This is one of the best, most detailed and most prominent British atlases British from the second half of 19th century. The overall feel of the atlas is very luxurious. The cover boards are labeled with guilted letters and are quite robust and heavy, edges of the sheets are guilted to increase the attractiveness (although this was not entirely unusual for a British atlas), spine decorated with ornaments, this atlas was surely designed to make very premium impression on anyone putting a hand on it.
This atlas contains 48 large double page maps with borders coloured by hand. It is the later edition of Alexander Keith Johnston's most complex atlas work, published in 1861 for the first time. What is rather unusual about this atlas are mainly two things which can be immediately noticed: First thing is a little odd - all map have its own special index of names, making it very hard to find a certain place by its name if one is not sure on which map it was placed. This approach was later abandoned in the "Handy Royal Atlas of Modern Geography" (smaller, more concise version) published in the last decade of 19th century.
Second distinguished feature of this atlas is that the maps were printed using two colours: black and blue. Blue was reserved for showing all water-based features like rivers, lakes, coastlines, seas, ocean currents or mountain glaciers. This handy feature improved the overall legibility of the maps to a great extent, removing the uncertainty of what is a small river and what is a road, which is present in almost all older and even more modern atlases until the widespread of colour litography. In the end of 19th century. All maps are also coloured by hand along borders.
The terrain portrayal doesn't reach the visual depth of the work of german cartographers, on the other hand the maps manage to keep its very good legibility even in areas of higher altitudes, which often cannot be said about maps with more "plastic" looking terrain.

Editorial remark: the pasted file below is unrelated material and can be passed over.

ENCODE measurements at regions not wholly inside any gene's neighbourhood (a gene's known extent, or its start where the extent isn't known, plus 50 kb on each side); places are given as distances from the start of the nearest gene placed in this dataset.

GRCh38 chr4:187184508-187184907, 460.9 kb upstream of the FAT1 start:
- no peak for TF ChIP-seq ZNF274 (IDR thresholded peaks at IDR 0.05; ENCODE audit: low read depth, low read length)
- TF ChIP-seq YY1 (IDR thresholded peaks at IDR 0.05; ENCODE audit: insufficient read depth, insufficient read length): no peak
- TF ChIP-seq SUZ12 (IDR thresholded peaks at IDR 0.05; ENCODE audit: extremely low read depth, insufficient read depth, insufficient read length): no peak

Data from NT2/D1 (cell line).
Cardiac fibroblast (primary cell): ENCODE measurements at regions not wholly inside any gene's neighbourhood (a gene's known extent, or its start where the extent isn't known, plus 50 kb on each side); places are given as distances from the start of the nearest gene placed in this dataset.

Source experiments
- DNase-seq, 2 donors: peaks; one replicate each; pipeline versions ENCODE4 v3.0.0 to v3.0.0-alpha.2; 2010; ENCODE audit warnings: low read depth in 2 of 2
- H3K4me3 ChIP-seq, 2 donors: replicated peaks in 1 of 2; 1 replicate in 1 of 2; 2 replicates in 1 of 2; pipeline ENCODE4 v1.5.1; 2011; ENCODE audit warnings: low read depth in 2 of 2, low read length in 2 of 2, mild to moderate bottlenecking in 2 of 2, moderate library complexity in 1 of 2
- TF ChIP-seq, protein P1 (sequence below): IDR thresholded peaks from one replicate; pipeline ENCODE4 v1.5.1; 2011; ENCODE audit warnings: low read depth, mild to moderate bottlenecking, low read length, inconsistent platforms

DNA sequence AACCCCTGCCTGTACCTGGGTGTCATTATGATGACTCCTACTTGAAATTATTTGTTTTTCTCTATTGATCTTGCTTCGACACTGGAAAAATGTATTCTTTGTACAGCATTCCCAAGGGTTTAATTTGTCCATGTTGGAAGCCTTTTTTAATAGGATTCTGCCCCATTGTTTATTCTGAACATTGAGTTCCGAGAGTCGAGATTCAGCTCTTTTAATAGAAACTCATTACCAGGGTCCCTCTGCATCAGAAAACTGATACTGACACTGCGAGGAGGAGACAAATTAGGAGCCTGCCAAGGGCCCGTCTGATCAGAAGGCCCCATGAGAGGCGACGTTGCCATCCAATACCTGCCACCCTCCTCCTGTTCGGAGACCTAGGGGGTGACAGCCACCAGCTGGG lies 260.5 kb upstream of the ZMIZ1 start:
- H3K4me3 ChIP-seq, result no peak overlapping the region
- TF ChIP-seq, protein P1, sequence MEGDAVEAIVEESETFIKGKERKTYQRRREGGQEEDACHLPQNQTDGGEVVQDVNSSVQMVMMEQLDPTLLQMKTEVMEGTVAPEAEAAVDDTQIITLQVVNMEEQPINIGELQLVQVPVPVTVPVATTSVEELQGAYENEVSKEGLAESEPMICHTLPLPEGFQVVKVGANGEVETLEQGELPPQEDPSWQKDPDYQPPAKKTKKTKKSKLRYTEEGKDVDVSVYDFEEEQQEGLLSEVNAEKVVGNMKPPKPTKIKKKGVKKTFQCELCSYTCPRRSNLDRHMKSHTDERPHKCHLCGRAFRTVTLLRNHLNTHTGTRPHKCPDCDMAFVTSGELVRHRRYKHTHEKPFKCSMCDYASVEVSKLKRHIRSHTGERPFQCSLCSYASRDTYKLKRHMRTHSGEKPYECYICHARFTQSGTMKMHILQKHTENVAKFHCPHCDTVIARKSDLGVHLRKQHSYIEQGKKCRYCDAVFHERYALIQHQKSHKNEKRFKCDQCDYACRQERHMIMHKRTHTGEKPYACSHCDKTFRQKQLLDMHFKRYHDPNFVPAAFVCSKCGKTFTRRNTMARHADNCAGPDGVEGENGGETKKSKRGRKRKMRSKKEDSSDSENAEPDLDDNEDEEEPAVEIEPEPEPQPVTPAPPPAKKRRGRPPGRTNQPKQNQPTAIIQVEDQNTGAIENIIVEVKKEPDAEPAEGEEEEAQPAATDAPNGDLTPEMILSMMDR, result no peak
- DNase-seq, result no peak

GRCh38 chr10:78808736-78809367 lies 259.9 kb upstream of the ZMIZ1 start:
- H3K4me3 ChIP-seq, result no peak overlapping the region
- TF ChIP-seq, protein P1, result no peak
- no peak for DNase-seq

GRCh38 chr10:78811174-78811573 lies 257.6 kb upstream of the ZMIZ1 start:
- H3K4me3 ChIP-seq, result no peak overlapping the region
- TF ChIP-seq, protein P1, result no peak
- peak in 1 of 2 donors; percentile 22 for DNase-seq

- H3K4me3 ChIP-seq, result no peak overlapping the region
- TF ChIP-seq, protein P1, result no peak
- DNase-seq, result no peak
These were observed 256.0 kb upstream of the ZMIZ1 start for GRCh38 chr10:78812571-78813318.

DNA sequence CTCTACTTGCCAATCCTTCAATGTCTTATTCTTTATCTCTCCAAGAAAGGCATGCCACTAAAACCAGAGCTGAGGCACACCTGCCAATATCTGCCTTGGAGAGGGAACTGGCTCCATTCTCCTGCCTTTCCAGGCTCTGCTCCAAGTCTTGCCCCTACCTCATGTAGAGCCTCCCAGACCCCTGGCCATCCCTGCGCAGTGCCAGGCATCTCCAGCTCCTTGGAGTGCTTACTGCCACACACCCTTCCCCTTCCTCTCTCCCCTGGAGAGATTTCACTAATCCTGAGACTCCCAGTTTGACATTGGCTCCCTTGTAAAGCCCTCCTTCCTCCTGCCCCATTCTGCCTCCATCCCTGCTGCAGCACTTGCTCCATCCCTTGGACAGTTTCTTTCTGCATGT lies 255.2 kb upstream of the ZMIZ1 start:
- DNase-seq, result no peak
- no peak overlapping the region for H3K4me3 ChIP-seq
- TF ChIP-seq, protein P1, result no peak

Besides usual maps there are 3 maps of sea areas (or "basins") which appear to be rather attractive and unusual. The map of North Atlantic Basin shows cross section of Atlantic bed, the arc of Great Circle between Valentia (Ireland) and New Foundland (Canada) and a cable of 1865-1866 marked with a dot where the cable was spliced. Many of the maps sheets also contain appealing insets with very detailed maps of major cities or important regions.
The map called South Australia, New South Wales, Victoria & Queensland shows interesting tracks of several expeditions exploring the inland parts of Australia (Stuart, Burke, Wills, King) from 1830's-1860's. Along the paths, newly discovered streams, rivers, mountains and mountain ranges are shown, often barring names of their discoverers.
Externally good, with minor areas of leather scratched of the surface, mainly limited to spine edges and cover corners, moderate soiling of the cover corresponding with the age of the book. Front cover appears to be connected with the sheets block in only two out of six places, although it seems to be holding tight so far. All map sheets are without any signs of use. Around one third of the maps are slightly to moderately browned, very occasionally with small spots. In overall very good internally. Several maps of the UK land have been repaired.
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